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Trump Supreme Court appointee tips scale to overturn immigration law


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John Burger - published on 04/17/18

Neil Gorsuch sides with Elena Kagan in blow for president's enforcement hopes

U.S. Supreme Court Justice Neil Gorsuch, President Donald J. Trump’s choice to fill the seat of the late Antonin Scalia, voted with the liberal wing of the court in a ruling that might make Trump’s plans to enforce immigration law more difficult.

The case was originally brought by a legal immigrant from the Philippines, James Garcia Dimaya, who was at risk of being deported because of two convictions for residential burglary. As the legal website Oyez explained, under the federal Immigration and Nationality Act (INA), a non-citizen convicted of an aggravated felony is subject to deportation.

President Obama’s Department of Homeland Security initiated deportation proceedings against Dimaya and claimed that his burglary convictions constituted crimes of violence under the Act. Though neither of the burglaries involved violence, the immigration judge held that Dimaya was deportable and that “burglary constitutes a crime of violence because it always involves a risk of physical violence,” Oyez said.

The INA definition of  aggravated felony includes a “crime of violence,” which is any offense that involves the use or substantial risk of physical force against another person or property.

But the 9th U.S. Circuit Court of Appeals disagreed and decided the definition of “aggravated felony” under the INA was unconstitutionally vague. The government appealed the ruling to the Supreme Court.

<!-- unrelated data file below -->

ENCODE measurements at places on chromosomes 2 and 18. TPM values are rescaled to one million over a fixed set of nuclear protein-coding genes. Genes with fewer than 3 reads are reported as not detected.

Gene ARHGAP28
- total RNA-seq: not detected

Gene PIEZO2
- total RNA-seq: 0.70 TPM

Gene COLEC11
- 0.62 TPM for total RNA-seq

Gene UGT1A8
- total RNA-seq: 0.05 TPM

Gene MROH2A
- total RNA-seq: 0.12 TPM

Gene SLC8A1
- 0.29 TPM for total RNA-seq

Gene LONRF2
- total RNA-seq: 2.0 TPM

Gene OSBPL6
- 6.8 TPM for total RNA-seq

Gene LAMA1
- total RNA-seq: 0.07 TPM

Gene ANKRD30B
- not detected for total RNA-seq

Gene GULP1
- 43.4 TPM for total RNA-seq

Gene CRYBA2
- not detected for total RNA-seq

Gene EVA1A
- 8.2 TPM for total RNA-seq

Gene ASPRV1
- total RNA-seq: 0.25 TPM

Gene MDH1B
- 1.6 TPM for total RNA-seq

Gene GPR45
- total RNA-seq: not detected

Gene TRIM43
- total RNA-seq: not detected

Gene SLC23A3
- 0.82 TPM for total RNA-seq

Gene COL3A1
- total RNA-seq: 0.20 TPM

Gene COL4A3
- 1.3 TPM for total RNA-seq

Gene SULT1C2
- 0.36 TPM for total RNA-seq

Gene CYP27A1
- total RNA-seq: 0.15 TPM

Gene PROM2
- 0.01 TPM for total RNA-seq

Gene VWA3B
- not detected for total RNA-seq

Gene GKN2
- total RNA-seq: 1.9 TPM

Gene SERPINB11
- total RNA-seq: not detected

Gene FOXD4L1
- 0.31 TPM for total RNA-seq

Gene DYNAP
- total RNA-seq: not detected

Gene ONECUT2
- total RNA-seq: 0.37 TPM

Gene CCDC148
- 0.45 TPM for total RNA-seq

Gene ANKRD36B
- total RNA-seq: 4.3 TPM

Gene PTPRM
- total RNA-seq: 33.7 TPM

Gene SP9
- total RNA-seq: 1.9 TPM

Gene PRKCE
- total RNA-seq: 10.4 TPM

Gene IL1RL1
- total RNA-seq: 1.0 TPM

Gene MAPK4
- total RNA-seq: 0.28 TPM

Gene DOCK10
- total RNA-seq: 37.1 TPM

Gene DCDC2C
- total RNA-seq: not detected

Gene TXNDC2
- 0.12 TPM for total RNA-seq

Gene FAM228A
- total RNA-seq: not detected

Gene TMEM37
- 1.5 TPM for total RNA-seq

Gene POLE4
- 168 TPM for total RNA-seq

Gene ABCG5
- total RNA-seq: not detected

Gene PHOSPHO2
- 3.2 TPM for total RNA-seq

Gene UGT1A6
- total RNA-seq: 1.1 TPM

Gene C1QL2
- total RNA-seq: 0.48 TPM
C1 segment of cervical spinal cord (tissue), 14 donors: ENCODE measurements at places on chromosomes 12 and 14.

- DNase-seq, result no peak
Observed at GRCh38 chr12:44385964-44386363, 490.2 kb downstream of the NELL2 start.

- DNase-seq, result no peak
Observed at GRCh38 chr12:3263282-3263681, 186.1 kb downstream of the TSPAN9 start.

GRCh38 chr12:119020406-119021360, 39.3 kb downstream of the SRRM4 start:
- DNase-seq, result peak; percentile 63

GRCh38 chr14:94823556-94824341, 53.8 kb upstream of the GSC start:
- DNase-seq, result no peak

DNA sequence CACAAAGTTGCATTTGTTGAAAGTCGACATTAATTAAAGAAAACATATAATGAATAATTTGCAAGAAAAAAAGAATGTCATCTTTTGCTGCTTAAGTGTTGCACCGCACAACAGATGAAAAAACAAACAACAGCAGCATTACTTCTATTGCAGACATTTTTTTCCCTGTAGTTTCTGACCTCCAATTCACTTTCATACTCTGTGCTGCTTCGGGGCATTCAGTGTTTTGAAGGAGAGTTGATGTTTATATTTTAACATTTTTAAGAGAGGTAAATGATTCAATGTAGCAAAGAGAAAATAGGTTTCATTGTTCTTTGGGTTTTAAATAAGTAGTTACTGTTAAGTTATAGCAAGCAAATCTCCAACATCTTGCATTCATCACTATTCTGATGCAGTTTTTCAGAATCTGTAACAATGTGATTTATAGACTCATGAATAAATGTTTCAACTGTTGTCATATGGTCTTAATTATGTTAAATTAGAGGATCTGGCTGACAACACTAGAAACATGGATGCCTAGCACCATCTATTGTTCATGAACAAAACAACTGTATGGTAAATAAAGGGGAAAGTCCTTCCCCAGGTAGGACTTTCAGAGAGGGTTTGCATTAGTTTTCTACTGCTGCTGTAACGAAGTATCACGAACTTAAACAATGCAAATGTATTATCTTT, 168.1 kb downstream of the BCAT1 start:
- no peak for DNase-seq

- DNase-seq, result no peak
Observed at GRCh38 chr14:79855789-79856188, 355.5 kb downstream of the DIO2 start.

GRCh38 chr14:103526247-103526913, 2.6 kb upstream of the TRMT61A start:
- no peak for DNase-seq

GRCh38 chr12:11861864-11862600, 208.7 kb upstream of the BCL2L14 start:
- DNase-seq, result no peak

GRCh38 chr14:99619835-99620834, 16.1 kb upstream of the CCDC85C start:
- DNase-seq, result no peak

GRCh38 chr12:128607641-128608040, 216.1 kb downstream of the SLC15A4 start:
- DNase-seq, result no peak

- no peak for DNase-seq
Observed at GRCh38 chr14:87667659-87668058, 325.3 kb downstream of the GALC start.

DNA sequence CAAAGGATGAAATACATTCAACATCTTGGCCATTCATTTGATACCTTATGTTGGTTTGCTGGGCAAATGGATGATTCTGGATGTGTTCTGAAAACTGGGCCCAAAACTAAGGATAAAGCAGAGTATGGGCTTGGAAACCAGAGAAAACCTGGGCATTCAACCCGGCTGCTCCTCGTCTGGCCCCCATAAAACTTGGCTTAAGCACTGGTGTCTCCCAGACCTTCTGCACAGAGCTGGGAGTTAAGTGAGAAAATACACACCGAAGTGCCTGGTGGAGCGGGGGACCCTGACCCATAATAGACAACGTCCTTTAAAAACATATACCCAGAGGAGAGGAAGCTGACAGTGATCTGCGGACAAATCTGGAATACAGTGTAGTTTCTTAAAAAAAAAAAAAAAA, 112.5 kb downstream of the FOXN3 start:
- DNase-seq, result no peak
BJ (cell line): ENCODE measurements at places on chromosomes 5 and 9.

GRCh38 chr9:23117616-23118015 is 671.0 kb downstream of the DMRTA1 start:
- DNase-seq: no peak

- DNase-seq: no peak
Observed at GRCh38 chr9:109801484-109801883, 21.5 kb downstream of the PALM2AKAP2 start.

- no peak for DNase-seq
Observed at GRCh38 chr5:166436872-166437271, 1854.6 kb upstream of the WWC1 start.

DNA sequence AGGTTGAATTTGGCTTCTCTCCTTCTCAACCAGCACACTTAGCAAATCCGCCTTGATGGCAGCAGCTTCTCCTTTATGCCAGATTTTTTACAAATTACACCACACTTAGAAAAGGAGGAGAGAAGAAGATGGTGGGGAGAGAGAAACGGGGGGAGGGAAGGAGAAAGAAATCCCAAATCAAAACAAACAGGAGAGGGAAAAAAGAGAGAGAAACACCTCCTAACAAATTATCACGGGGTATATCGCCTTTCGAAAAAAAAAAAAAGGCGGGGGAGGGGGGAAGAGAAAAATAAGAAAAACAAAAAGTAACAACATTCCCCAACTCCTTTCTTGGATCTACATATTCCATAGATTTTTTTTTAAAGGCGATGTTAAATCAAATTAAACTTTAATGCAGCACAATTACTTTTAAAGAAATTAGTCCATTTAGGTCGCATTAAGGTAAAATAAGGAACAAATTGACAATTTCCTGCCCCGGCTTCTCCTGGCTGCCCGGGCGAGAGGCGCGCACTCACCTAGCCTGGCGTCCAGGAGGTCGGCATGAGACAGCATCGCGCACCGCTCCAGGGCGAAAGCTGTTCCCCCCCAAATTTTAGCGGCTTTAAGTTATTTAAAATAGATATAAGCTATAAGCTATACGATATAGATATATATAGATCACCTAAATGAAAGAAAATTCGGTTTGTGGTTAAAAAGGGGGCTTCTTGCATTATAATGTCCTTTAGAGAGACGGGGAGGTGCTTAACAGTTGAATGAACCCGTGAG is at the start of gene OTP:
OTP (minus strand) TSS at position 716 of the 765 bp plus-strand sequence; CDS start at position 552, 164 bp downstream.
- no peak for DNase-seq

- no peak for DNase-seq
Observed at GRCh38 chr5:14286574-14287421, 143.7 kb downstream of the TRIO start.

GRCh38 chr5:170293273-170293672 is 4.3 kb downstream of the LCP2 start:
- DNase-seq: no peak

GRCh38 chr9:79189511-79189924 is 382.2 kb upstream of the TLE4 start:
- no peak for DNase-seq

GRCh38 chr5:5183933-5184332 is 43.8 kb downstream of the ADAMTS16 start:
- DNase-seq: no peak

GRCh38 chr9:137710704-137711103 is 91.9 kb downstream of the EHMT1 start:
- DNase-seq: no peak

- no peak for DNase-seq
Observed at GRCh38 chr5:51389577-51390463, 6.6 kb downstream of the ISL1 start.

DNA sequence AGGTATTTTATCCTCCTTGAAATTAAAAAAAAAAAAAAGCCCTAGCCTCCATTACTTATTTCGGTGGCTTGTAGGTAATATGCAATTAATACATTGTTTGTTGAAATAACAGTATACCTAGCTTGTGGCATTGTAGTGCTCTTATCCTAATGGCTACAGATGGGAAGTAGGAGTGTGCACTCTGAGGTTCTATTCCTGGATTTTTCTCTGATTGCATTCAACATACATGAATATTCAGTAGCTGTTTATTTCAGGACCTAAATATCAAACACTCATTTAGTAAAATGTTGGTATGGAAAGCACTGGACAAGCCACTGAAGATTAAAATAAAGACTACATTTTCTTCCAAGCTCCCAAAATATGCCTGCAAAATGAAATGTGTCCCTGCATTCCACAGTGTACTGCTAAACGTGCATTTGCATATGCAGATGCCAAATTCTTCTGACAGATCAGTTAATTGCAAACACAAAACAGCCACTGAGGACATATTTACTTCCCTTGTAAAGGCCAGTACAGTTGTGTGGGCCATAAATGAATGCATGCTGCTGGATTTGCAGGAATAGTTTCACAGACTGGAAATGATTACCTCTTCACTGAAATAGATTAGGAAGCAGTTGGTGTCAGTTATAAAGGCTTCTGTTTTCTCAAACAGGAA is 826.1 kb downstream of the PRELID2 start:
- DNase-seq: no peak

Both the Obama and Trump administrations defended the law. But in Tuesday’s majority opinion, written by Justice Elena Kagan, agreed that the law is unconstitutionally vague. She cited a 2015 decision, written by Scalia and supported by all but one justice, that struck down a clause of the Armed Career Criminal Act as unconstitutionally vague as well.

The 2015 decision “tells us how to resolve this case,” Kagan wrote.

Gorsuch, who did not agree with all of Kagan’s decision, wrote that “no one should be surprised that the Constitution looks unkindly on any law so vague that reasonable people cannot understand its terms and judges do not know where to begin in applying it.”

“What does that mean?” Gorsuch asked in regards to  the phrase “crime of violence.”

“Just take the crime at issue in this case, California burglary, which applies to everyone from armed home intruders to door-to-door salesmen peddling shady products,” he wrote. “How, on that vast spectrum, is anyone supposed to locate the ordinary case and say whether it includes a substantial risk of physical force? The truth is, no one knows.”

A spokesman for the Homeland Security department said Tuesday‘s ruling “significantly undermines DHS’s efforts to remove aliens convicted of certain violent crimes, including sexual assault, kidnapping and burglary, from the United States. By preventing the federal government from removing known criminal aliens, it allows our nation to be a safe haven for criminals and makes us more vulnerable as a result.“

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